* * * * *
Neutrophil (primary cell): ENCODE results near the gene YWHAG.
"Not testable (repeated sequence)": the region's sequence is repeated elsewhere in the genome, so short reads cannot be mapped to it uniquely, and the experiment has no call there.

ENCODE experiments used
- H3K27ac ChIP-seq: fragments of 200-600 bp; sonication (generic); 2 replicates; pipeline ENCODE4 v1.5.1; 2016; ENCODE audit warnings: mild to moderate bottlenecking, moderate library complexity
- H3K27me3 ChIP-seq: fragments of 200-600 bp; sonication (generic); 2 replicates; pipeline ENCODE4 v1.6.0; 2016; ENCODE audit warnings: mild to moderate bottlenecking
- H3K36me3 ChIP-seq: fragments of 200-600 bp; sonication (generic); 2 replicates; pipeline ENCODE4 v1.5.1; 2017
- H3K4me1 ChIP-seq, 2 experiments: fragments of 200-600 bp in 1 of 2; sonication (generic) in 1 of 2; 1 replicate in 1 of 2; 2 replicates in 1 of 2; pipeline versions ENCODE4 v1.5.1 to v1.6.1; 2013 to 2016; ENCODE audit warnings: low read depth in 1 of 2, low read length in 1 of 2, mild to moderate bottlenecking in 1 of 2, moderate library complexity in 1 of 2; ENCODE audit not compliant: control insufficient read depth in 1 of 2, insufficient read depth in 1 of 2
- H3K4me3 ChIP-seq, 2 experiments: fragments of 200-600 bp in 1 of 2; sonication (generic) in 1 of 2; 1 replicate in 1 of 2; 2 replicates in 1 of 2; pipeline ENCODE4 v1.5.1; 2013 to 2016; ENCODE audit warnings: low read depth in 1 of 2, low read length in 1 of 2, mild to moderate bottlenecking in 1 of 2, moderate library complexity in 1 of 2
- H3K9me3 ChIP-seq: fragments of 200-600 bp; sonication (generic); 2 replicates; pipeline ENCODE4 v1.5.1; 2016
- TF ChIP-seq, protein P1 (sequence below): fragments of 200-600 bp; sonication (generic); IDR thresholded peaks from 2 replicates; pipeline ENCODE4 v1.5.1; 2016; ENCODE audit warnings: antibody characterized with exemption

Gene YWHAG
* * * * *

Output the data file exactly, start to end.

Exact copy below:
Neutrophil (primary cell): ENCODE results near the gene YWHAG.
"Not testable (repeated sequence)": the region's sequence is repeated elsewhere in the genome, so short reads cannot be mapped to it uniquely, and the experiment has no call there.

ENCODE experiments used
- H3K27ac ChIP-seq: fragments of 200-600 bp; sonication (generic); 2 replicates; pipeline ENCODE4 v1.5.1; 2016; ENCODE audit warnings: mild to moderate bottlenecking, moderate library complexity
- H3K27me3 ChIP-seq: fragments of 200-600 bp; sonication (generic); 2 replicates; pipeline ENCODE4 v1.6.0; 2016; ENCODE audit warnings: mild to moderate bottlenecking
- H3K36me3 ChIP-seq: fragments of 200-600 bp; sonication (generic); 2 replicates; pipeline ENCODE4 v1.5.1; 2017
- H3K4me1 ChIP-seq, 2 experiments: fragments of 200-600 bp in 1 of 2; sonication (generic) in 1 of 2; 1 replicate in 1 of 2; 2 replicates in 1 of 2; pipeline versions ENCODE4 v1.5.1 to v1.6.1; 2013 to 2016; ENCODE audit warnings: low read depth in 1 of 2, low read length in 1 of 2, mild to moderate bottlenecking in 1 of 2, moderate library complexity in 1 of 2; ENCODE audit not compliant: control insufficient read depth in 1 of 2, insufficient read depth in 1 of 2
- H3K4me3 ChIP-seq, 2 experiments: fragments of 200-600 bp in 1 of 2; sonication (generic) in 1 of 2; 1 replicate in 1 of 2; 2 replicates in 1 of 2; pipeline ENCODE4 v1.5.1; 2013 to 2016; ENCODE audit warnings: low read depth in 1 of 2, low read length in 1 of 2, mild to moderate bottlenecking in 1 of 2, moderate library complexity in 1 of 2
- H3K9me3 ChIP-seq: fragments of 200-600 bp; sonication (generic); 2 replicates; pipeline ENCODE4 v1.5.1; 2016
- TF ChIP-seq, protein P1 (sequence below): fragments of 200-600 bp; sonication (generic); IDR thresholded peaks from 2 replicates; pipeline ENCODE4 v1.5.1; 2016; ENCODE audit warnings: antibody characterized with exemption

Gene YWHAG